Olympian and Warroad High School hockey star Henry Boucha has died at the age of 72.
Boucha led Warroad to the championship game in the Minnesota State Hockey Tournament in 1969 and was named the 75th anniversary all-tournament team in 2019.
Drafted by the Detroit Red Wings in 1971, he played four four different NHL teams. While playing for the North Stars in 1975, Boston’s Dave Forbes hit Boucha with the butt end of his stick leaving Boucha legally blind in his right eye. Boucha never reached the level he was at on the ice after the incident.
Boucha won a silver medal with the 1972 USA Olympic team before beginning his professional career.
In 1995, he became the first Native American to be inducted into the U.S. Hockey Hall of Fame. article source www.kstp.com
|Born||June 1, 1951
Warroad, Minnesota, U.S.
|Died||September 18, 2023 (aged 72)|
|Height||6 ft 0 in (183 cm)|
|Weight||195 lb (88 kg; 13 st 13 lb)|
|Played for||Detroit Red Wings
Minnesota North Stars
Minnesota Fighting Saints
Kansas City Scouts
|National team||United States|
|NHL Draft||16th overall, 1971
Detroit Red Wings
Henry Charles Boucha (/ˈbuːʃeɪ/ BOO-shay; June 1, 1951 – September 18, 2023) was a Native American professional ice hockey center. Boucha played in both the National Hockey League (NHL) and World Hockey Association (WHA) between 1971 and 1977. In the NHL he played for the Detroit Red Wings, Minnesota North Stars, Kansas City Scouts, and Colorado Rockies, while he played for the Minnesota Fighting Saints of the WHA. His career was cut short by an eye injury by Dave Forbes. Internationally Boucha played for the American national team at two World Championships and at the 1972 Winter Olympics, where he won a silver medal.
Boucha played high school hockey for Warroad High School in Warroad, Minnesota leading his team to the 1969 state tournament where he was injured during a 5–4 overtime loss to Edina. He is considered to be one of the best players to ever played Minnesota high school hockey.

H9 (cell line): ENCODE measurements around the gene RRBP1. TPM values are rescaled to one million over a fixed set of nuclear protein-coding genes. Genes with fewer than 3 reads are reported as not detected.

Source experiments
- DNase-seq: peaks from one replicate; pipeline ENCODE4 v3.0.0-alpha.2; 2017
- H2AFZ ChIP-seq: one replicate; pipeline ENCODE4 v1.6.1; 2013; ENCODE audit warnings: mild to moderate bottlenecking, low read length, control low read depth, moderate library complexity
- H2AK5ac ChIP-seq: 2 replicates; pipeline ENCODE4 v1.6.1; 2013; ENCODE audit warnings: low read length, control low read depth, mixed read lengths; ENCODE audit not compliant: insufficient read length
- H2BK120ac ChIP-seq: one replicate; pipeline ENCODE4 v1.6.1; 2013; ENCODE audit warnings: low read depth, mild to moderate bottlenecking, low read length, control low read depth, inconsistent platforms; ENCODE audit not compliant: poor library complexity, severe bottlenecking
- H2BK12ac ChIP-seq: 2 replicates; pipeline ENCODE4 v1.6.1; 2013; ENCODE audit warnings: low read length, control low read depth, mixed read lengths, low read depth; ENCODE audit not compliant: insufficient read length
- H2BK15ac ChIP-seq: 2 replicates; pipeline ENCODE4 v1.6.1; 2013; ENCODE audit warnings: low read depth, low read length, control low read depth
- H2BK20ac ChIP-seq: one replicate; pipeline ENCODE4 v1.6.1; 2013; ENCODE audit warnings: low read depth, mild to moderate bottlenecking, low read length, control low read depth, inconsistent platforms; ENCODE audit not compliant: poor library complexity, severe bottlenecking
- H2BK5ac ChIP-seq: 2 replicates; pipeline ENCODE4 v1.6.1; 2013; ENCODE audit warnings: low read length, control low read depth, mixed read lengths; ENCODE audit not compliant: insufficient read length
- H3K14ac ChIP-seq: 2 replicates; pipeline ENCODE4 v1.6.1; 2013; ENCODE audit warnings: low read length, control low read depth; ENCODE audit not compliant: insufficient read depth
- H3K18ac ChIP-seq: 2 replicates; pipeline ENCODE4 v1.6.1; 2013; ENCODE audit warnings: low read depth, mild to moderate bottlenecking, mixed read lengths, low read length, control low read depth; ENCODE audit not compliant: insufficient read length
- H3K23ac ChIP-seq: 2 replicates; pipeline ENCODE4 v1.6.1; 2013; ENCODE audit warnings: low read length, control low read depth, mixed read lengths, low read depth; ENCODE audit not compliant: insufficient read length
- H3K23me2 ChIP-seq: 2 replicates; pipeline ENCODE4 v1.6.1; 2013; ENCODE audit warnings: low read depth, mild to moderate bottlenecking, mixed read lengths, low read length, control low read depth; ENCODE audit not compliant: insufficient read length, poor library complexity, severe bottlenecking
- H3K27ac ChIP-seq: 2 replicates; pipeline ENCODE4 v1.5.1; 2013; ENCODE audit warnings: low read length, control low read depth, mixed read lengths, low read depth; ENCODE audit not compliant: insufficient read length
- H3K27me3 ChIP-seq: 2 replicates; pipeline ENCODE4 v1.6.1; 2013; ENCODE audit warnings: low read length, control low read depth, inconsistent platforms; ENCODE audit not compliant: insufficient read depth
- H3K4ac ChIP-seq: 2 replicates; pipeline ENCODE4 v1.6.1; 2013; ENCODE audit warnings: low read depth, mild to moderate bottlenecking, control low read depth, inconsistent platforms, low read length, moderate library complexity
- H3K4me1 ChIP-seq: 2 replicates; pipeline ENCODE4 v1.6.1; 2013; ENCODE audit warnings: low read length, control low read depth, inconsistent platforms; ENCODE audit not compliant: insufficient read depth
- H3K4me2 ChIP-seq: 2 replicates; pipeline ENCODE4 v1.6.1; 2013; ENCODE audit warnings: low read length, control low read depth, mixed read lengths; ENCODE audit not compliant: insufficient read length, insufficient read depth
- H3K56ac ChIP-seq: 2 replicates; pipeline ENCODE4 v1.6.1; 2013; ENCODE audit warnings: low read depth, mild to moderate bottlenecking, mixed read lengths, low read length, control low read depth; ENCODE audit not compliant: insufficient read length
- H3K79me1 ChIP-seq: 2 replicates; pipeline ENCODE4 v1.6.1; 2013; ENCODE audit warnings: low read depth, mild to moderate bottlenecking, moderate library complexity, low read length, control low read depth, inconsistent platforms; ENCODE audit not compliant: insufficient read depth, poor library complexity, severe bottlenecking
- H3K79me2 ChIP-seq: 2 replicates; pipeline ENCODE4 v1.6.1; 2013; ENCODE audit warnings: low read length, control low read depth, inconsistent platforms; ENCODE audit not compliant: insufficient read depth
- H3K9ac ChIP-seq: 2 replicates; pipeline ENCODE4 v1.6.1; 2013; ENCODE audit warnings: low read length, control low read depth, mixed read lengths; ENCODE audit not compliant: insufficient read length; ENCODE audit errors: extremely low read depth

While serving in the U.S. Army, Boucha joined the United States national ice hockey team on a full-time basis in 1970 as the U.S. won the “Pool B” qualification tournament. He participated in the 1971 Ice Hockey World Championships in Bern, Switzerland where he scored seven goals in ten games for Team USA. Boucha was also one of the biggest stars of the 1972 United States Olympic hockey team which received the silver medal.
Boucha was drafted in the second round, 16th overall by the Detroit Red Wings in the 1971 NHL Entry Draft (he was also drafted first overall by the Minnesota Fighting Saints of the rival WHA but chose not to defect to the WHA). Boucha scored a goal in his first NHL game after the Olympics and was voted Detroit rookie of the year in his first full NHL season. The Red Wings sent him to the Minnesota North Stars in exchange for Danny Grant in 1974. Boucha was enjoying a solid year in his home state; on January 4, 1975, he was assaulted in a highly publicized stick incident by Dave Forbes of the Boston Bruins. The attack left Boucha with a cracked bone around his eye and blurred vision. Forbes was prosecuted for aggravated assault. His trial resulted in a hung jury.
Boucha never really recovered from the injury. He attempted a comeback with the Minnesota Fighting Saints of the WHA in 1975–76 and then returned to the NHL as a free agent with the Kansas City Scouts in later 1975-76. In 1976 the franchise moved to Denver, Colorado and became the Colorado Rockies, from whom he retired from professional hockey after only nine games.
Boucha fell on hard times due to his unexpectedly early retirement from hockey (his agent was negotiating a four-year contract with the North Stars but the talks were never completed due to the injury). He went through a period of divorce and drug and alcohol abuse  before straightening out his life in the 1980s. He re-established himself in his native community and became active in various Native American causes.
Boucha died on September 18, 2023, at the age of 72.
Regular season and playoffs
|1965–66||Warroad High School||HS-MN||—||—||—||—||—||—||—||—||—||—|
|1966–67||Warroad High School||HS-MN||—||—||—||—||—||—||—||—||—||—|
|1967–68||Warroad High School||HS-MN||—||—||—||—||—||—||—||—||—||—|
|1968–69||Warroad High School||HS-MN||25||60||35||95||—||—||—||—||—||—|
|1971–72||Detroit Red Wings||NHL||16||1||0||1||2||—||—||—||—||—|
|1972–73||Detroit Red Wings||NHL||73||14||14||28||82||—||—||—||—||—|
|1973–74||Detroit Red Wings||NHL||70||19||12||31||32||—||—||—||—||—|
|1974–75||Minnesota North Stars||NHL||51||15||14||29||23||—||—||—||—||—|
|1975–76||Minnesota Fighting Saints||WHA||36||15||20||35||47||—||—||—||—||—|
|1975–76||Kansas City Scouts||NHL||28||4||7||11||14||—||—||—||—||—|